(3) In the absolute theory, there is, belonging to a set of equal quantities, one definite concept, namely a certain magnitude. Magnitudes are distinguished among concepts by the fact that they have the relations of greater and less (or at least one of them) to other terms, which are therefore also magnitudes. Two magnitudes cannot be equal, for equality belongs to quantities, and is defined as possession of the *same* magnitude. Every magnitude is a simple and indefinable concept. Not any two magnitudes are one greater and the other less; on the contrary, given any magnitude, those which are greater or less than that magnitude form a certain definite class, within which any two are one greater and the other less. Such a class is called a *kind* of magnitude. A kind of magnitude may, however, be also defined in another way, which has to be connected with the above by an axiom. Every magnitude is a magnitude *of* something—pleasure, distance, area, etc.—and has thus a certain specific relation to the something of which it is a magnitude. This relation is very peculiar, and appears to be incapable of further definition. All magnitudes which have this relation to one and the same something (e.g. pleasure) are magnitudes of one kind; and with this definition, it becomes an axiom to say that, of two magnitudes of the same kind, one is greater and the other less.(§ 155 ¶ 1)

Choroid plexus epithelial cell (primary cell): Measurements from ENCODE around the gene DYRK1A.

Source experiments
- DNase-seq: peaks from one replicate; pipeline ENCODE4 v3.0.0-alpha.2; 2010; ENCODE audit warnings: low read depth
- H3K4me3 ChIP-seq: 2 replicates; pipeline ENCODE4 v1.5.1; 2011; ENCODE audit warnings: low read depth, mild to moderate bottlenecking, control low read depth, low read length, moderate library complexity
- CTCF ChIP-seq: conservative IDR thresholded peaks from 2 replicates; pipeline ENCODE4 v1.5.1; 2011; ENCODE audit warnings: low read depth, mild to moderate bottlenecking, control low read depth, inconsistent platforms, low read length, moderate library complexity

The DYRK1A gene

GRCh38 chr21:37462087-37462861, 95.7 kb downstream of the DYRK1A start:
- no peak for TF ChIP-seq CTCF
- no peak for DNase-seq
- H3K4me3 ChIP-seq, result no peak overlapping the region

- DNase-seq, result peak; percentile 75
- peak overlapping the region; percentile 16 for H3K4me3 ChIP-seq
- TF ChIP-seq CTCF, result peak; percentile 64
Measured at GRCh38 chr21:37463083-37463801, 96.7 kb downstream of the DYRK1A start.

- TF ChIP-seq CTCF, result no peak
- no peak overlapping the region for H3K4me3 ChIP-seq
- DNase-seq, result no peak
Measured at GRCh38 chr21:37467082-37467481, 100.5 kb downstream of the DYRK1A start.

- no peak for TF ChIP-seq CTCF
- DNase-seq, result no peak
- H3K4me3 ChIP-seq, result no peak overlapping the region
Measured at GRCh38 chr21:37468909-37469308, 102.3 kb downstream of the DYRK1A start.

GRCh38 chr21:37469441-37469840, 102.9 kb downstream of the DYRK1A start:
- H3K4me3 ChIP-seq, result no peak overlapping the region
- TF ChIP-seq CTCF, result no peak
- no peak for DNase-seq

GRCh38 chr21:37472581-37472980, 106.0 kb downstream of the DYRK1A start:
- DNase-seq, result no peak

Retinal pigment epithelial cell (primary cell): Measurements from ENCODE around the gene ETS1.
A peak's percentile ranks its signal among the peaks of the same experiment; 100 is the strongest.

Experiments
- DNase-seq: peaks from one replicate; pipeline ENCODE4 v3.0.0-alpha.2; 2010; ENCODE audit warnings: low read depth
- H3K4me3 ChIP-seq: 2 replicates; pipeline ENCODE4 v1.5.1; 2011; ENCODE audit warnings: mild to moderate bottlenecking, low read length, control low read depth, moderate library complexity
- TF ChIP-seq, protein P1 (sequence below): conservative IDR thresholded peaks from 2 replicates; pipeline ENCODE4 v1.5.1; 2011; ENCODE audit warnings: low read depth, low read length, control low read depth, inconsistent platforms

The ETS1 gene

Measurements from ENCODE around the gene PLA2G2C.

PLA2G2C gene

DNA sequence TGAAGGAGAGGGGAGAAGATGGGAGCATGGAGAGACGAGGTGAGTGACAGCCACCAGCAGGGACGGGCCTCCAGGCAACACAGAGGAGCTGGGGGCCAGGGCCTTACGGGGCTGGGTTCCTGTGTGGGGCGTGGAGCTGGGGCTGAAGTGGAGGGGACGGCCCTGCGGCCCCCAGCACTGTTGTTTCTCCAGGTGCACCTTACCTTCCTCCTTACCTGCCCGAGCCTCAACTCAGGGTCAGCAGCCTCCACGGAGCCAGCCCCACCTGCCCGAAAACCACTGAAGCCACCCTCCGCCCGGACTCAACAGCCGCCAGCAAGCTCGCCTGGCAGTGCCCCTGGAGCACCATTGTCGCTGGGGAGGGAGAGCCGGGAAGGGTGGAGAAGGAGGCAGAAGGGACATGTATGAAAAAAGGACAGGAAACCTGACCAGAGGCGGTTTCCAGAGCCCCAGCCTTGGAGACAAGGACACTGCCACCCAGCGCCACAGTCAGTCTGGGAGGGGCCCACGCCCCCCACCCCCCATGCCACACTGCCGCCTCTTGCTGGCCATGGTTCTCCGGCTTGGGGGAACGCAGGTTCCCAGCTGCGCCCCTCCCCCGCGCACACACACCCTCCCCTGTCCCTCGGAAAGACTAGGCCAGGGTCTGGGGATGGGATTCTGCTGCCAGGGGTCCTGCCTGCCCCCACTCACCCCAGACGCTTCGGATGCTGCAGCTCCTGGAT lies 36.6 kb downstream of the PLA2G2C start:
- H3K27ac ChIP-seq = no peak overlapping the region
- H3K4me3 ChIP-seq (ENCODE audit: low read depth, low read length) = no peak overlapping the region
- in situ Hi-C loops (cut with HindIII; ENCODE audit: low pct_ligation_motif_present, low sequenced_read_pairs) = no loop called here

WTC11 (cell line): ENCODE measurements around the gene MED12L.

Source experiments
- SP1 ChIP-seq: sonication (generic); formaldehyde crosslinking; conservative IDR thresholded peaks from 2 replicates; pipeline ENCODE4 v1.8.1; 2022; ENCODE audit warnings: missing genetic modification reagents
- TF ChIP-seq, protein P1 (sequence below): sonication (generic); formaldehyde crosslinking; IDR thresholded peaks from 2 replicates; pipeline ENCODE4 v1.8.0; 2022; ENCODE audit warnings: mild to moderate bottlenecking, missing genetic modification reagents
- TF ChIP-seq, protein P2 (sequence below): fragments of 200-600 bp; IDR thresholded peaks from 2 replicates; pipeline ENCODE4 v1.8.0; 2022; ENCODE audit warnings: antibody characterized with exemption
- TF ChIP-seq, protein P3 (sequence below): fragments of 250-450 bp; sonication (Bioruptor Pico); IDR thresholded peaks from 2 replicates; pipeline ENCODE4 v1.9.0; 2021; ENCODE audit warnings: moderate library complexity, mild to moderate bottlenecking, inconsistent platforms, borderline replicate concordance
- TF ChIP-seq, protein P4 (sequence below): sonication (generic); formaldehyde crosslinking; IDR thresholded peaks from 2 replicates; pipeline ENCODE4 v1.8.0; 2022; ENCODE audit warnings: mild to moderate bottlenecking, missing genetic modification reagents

The Principles of Mathematics was written by Bertrand Russell, and published in in 1903. It is now available in the Public Domain.